I got national press for my album and I’ve been mixed, mastered and ruminated on by top flight producers, major labels and industry stalwarts which I am still in talks with. No industry types come here. If you want to leave the Lancaster ladder you have get a reputation away from here. In this context, perhaps the whole Lancaster “scene”(oh how I hate that word) is a proving ground, for them with dreams to dream.
    I’m glad Lancaster has some good venues but the idea of playing only them over and over until I’m dead doesn’t fill me with pleasure.
    Hmmm long, hair, slight beard, painted album cover. Ha ha. No apologies Mr Wright. I’m not seeking approval from you. Intelligent, quality debate will do…

  6. I think a mix is good and healthy. I don’t actually think we have one.

    Nobody should really seek my approval. My artist of the week is Avril Lavigne.

    I do love stoner hippy folk prog music, by the way. I just think of it as a single rich branch of a big musical tree. In Lancaster, however, there’s basically *only* that kind of music until you step over the very clearly defined line and BOOM! some guy’s playing Wonderwall and Hey Joe.

    We seem to have ONE lasting pop band (Hows my pop) and they seem to have turned pretty stoner/proggy in this climate (album review to follow, I think. It’s an excellent record out of context).

    My concern, I guess, is partly accessibility. I understand that it’s good to have music that’s hard to comprehend at first and which has to grow and uncover in levels over years of listening… I just don’t really see why that’s inherently more valuable than a straightforward love song that everyone understands immediately, and can sing along to.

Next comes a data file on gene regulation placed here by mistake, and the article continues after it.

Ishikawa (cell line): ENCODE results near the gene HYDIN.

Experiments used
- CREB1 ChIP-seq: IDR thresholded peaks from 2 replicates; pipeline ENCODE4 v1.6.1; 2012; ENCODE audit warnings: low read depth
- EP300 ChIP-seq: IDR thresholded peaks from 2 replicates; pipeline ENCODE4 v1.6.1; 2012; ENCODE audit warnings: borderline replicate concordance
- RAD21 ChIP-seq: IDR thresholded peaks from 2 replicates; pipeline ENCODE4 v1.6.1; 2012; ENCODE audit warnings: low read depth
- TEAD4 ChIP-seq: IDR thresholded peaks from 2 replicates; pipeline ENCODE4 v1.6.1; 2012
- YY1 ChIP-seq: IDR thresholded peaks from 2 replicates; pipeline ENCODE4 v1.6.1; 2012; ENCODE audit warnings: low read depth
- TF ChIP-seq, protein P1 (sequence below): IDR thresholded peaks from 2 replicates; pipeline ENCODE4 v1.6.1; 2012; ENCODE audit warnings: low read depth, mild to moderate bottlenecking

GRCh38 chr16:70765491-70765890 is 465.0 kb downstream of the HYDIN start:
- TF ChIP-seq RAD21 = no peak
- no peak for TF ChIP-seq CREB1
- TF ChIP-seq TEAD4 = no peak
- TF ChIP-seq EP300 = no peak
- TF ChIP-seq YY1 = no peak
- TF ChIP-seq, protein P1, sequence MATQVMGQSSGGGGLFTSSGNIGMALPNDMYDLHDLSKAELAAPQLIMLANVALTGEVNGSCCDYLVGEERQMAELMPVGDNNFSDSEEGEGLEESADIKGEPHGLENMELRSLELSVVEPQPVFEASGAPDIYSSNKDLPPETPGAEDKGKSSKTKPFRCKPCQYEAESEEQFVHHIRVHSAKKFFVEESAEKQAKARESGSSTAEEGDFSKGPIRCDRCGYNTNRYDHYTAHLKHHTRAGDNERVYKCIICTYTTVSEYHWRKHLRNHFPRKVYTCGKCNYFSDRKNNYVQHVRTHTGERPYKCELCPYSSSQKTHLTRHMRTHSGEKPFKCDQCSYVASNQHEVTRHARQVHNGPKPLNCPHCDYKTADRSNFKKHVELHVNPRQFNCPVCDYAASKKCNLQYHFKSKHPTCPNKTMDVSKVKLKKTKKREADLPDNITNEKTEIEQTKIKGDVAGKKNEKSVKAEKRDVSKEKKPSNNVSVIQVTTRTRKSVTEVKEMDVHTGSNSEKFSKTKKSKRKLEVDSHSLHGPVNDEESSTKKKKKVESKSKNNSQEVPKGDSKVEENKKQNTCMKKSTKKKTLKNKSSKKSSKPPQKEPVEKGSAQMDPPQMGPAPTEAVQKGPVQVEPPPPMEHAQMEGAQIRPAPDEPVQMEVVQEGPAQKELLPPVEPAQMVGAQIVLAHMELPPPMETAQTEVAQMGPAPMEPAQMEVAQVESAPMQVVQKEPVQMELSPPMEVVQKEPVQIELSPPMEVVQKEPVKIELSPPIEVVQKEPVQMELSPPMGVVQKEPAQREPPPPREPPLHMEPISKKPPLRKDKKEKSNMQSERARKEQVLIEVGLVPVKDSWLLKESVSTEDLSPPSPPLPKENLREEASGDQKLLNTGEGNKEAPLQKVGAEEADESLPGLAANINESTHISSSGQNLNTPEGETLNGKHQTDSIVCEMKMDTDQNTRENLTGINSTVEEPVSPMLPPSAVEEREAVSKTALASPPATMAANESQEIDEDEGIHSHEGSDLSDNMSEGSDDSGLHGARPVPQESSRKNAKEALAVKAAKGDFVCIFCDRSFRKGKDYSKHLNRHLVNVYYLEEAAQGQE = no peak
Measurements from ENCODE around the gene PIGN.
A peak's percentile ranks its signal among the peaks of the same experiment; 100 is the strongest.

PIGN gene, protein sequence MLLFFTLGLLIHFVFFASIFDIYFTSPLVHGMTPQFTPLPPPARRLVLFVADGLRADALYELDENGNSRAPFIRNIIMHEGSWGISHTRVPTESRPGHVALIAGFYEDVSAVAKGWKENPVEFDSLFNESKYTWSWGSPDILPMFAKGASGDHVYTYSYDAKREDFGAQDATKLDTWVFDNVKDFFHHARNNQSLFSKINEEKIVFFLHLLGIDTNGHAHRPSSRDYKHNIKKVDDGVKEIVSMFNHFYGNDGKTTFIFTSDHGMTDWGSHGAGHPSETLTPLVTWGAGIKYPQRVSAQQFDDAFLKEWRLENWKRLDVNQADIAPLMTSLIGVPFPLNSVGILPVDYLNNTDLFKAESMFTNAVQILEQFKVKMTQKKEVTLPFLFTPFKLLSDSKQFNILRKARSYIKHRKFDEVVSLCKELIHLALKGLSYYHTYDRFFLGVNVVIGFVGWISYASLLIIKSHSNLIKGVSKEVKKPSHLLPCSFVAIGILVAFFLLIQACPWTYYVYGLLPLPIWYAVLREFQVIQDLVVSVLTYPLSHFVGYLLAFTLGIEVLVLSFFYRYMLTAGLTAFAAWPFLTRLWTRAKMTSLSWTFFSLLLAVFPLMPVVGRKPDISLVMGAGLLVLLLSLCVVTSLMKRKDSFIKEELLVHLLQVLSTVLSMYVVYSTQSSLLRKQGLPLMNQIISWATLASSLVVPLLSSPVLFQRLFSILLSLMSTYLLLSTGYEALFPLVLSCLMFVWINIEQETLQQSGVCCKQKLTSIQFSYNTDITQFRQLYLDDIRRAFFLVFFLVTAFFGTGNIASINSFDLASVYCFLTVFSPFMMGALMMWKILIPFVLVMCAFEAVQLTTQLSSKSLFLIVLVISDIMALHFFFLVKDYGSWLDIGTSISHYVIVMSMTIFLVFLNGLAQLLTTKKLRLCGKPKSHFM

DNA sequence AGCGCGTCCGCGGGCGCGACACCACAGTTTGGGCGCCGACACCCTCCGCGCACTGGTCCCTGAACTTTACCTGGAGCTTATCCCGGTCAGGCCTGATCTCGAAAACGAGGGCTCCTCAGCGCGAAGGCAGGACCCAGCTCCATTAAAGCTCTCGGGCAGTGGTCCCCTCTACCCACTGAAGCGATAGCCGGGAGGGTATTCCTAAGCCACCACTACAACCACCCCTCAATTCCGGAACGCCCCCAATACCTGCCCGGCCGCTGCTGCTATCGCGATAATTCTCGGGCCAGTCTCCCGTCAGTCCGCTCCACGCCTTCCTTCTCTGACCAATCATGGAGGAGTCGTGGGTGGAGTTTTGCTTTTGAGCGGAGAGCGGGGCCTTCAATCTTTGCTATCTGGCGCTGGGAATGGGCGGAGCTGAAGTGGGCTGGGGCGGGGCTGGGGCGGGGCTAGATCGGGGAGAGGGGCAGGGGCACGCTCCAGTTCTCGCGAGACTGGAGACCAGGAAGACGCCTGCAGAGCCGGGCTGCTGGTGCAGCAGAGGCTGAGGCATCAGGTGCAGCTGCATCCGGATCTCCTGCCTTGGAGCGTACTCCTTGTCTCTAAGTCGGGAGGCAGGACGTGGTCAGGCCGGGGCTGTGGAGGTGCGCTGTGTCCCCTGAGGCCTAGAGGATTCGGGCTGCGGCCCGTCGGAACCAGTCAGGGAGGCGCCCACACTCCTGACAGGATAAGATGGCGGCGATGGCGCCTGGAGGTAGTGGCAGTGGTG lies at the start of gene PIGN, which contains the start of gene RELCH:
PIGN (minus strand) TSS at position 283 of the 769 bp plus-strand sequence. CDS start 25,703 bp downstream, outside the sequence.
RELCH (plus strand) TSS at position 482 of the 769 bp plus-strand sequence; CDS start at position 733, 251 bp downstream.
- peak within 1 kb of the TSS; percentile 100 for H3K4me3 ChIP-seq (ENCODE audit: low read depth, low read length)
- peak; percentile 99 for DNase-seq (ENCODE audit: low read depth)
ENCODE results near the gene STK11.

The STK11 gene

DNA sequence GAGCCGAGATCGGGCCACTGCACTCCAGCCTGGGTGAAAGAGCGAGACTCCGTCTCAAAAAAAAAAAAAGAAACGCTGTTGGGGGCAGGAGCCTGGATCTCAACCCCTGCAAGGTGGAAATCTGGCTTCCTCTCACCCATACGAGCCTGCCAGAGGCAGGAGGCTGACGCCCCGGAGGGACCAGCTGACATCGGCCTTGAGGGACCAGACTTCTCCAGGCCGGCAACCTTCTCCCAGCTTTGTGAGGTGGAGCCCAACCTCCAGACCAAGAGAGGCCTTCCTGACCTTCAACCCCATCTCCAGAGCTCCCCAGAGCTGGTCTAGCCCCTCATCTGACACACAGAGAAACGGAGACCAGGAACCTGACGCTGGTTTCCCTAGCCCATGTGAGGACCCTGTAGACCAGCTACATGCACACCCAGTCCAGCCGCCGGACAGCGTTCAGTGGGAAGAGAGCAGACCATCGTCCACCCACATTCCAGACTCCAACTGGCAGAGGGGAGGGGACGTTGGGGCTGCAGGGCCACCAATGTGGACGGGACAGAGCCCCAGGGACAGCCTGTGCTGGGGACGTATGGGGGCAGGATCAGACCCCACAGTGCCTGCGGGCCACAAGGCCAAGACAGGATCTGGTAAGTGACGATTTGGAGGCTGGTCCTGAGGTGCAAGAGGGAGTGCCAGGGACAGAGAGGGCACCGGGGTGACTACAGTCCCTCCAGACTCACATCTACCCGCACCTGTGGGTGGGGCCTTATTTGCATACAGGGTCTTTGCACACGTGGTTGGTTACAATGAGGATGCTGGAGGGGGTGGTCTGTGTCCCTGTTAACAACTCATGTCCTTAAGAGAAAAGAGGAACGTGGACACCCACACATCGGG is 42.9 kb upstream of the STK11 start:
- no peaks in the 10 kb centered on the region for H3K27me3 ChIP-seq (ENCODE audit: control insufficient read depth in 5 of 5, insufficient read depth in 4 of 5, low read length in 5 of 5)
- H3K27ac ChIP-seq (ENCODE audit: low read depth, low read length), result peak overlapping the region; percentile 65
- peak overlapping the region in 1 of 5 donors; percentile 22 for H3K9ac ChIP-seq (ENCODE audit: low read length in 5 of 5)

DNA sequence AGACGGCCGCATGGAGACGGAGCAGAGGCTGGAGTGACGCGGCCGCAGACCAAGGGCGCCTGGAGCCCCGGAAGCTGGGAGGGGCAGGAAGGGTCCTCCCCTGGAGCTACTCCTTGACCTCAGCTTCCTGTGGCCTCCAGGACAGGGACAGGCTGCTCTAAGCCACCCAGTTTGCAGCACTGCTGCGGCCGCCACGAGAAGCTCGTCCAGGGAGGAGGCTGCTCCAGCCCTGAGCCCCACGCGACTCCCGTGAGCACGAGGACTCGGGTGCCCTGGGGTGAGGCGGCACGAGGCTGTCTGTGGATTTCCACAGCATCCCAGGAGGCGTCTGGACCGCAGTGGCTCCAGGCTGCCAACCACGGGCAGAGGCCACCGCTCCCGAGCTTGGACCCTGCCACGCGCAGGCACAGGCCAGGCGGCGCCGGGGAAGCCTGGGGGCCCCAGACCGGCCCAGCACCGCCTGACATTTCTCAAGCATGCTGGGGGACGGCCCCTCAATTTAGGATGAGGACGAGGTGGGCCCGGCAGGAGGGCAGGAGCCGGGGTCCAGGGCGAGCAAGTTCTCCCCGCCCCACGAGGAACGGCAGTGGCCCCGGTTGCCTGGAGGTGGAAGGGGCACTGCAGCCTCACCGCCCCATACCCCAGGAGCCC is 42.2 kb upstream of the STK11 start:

I agree about “scene”. Retarded word. However, people are using it, so I’ll use it to mean what they seem to mean…

    Lancaster’s scene’s constant, unyielding desire to get more and more abstract, intertexual, inaccessible and just plain hard work to listen to and understand is, in my view, driving a wedge between the smart arsed intellectual muso and the regular guy.

    Okay, so the smart kids don’t want a new Boss, Billy Joel or even Paul Simon. Happy go lucky chaps with rad tunes that people love. They’d like a new martyr, I guess. Someone to go woefully misunderstood until their untimely, miserable death Buckley/Barrett/Drake/Smith style.

    Seems a shame for a whole town’s creative musicians to have such miserable heroes.

  7. i just listened to new zealand story and lo and behold its poppy and accessible, nothing wrong with that but kind of means that this whole rant might be more about david wright and how he fits into the wider music scene than about raising any genuine objective points, hence why it seemed confusing at first?